BRIAN JOHNSON ON OUTDOORS: Broad head basics
If you are going to bow hunt for big game animals, you will have to have an arrow tipped with a broad head.
A broad head is a razor sharp arrow point that is designed to penetrate and cut with extreme efficiency. Most states require that the cutting diameter be a minimum of 7/8 of an inch. Broad heads come in various shapes and sizes and have different flight characteristics as well.
One type that has become extremely common over the last decade is the mechanical broad head. These are a favorite of many hunters for a variety of reasons. One is that many of them have field point precision. By this, I mean that you can unscrew a 100-grain field point and screw on a 100-grain mechanical broad head, in most cases they will hit the exact same spot. This eliminates the need for broad head tuning.
Another benefit of mechanicals is that they typically have larger cutting diameters than fixed blade heads. This larger cutting surface means a larger hole in the animal, which leads to better blood trails and a quicker recovery.
With these two advantages, it would seem that everyone would shoot mechanicals. However, there are many who question the durability, penetration, and reliability of mechanical broad heads opening properly upon impact.
Another type of broad head is the four blade fixed broad head. These are typically fairly tough and usually have a cutting diameter for 7/8 inch to as much as 1 1/2 inch with most being around 1 inch. Some of these will fly the same as a field point on a particular set up but most will not. As a general rule, the larger the broad head, the more likely that it will need to be tuned or you will need to adjust your sights. These four blades heads are a staple for most bow hunters and have been chosen for their durability as well as multiple cutting surfaces.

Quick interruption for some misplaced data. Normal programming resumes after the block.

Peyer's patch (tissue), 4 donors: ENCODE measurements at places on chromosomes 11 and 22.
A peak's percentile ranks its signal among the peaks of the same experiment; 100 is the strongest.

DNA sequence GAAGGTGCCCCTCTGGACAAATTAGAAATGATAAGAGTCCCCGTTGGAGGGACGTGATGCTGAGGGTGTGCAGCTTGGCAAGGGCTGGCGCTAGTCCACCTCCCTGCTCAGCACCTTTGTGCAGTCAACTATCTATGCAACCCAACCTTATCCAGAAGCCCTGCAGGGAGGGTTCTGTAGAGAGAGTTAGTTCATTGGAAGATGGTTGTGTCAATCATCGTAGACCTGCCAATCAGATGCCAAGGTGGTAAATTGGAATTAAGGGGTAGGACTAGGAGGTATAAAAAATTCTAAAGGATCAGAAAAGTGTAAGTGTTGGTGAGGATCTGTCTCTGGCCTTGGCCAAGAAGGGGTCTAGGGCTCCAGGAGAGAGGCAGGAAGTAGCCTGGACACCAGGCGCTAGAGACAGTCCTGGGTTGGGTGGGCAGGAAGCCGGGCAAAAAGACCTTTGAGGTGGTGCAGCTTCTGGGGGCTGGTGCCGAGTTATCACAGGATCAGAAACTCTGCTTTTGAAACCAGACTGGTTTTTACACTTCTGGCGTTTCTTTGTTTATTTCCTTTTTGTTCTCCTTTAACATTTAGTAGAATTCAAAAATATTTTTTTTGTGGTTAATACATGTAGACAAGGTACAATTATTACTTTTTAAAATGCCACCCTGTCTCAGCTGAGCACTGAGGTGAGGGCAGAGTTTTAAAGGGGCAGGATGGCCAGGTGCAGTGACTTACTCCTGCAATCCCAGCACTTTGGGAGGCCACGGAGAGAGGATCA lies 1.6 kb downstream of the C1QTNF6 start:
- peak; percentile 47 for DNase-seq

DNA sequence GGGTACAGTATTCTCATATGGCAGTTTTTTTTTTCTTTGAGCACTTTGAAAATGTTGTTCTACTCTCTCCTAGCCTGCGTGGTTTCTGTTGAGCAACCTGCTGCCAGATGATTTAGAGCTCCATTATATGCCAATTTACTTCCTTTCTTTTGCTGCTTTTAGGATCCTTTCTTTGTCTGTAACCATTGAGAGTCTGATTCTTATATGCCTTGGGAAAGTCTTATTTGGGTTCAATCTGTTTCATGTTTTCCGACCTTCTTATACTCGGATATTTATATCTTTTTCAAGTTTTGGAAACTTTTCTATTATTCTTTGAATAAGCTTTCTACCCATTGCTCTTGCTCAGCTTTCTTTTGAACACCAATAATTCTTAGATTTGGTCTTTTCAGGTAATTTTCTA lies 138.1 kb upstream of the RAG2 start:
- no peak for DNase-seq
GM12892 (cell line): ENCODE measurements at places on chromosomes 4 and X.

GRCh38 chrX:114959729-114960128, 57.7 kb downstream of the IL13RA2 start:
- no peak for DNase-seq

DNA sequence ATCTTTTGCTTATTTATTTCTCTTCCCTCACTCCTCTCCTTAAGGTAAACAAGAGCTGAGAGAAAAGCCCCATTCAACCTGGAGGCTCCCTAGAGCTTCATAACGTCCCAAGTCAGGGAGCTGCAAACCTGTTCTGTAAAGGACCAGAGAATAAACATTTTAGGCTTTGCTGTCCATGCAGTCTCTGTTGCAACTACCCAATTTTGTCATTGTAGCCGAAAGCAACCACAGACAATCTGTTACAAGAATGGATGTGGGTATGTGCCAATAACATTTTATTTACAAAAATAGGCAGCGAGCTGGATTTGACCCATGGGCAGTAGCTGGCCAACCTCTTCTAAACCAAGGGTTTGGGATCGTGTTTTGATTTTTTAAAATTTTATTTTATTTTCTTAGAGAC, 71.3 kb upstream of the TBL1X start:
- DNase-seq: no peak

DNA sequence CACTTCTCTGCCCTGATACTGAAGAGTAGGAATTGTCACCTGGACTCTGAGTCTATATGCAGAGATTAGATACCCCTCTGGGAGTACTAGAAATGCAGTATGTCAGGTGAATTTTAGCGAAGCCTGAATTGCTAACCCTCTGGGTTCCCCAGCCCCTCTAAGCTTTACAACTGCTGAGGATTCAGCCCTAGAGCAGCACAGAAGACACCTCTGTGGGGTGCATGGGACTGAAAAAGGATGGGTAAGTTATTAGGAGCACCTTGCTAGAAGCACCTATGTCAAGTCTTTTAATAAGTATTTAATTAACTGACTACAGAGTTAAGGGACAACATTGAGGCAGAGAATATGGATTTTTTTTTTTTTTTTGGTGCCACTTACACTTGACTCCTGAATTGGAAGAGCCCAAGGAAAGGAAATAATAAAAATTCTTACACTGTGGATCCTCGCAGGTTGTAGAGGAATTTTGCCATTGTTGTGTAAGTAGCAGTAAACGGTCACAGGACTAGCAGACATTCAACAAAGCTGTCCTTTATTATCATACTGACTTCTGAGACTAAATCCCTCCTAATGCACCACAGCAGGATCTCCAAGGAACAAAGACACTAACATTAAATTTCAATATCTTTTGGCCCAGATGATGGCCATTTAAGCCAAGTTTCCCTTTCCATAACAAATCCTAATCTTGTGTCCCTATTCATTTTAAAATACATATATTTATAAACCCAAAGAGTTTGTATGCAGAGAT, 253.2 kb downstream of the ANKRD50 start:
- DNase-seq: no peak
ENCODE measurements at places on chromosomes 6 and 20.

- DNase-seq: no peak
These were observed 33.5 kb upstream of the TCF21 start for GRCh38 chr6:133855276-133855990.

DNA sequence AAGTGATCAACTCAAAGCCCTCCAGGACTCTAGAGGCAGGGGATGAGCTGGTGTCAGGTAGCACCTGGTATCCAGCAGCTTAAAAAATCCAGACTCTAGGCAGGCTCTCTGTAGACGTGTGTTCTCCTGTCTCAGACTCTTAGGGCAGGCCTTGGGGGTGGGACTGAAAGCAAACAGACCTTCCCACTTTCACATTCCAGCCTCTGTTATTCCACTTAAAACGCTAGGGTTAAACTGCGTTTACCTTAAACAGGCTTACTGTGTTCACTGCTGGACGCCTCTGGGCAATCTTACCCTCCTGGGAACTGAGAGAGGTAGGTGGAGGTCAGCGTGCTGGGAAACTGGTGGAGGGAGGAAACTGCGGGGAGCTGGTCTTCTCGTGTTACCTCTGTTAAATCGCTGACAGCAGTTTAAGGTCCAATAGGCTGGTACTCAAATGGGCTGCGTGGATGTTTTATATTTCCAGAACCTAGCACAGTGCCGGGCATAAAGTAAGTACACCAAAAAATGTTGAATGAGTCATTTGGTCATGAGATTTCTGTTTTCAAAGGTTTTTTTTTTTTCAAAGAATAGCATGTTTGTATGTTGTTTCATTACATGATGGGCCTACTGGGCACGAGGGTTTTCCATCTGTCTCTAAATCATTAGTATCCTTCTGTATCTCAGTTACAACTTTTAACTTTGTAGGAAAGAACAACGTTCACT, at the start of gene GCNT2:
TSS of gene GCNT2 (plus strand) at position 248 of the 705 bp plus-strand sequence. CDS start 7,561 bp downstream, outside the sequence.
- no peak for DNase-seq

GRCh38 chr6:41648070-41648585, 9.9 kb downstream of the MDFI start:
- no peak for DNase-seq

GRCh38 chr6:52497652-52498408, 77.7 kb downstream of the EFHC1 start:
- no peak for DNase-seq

A final type of broad head that many hunters use is a single blade cut on contact broad head. This head has less cutting surface than either of the above mentioned, but it is by far the most durable and has the best penetration.
This is the head that is often used when hunting extremely large or dangerous game animals like the Cape buffalo. With a perfect shot this head is extremely efficient.
Regardless of which broad head you choose, shot placement is crucial. Be sure to practice with your broad heads out to the distances you will shoot while hunting. Pay attention to the impact point as well as the flight of the arrow. An arrow that flies true with a sharp broad head is as deadly as any bullet.
The key is making the perfect shot. Remember that practice makes perfect.
Brian Johnson, originally of Port Neches, is pastor of First Baptist Church of Winnie, owner of DuckDogTrainer.com and outdoors writer for The News.
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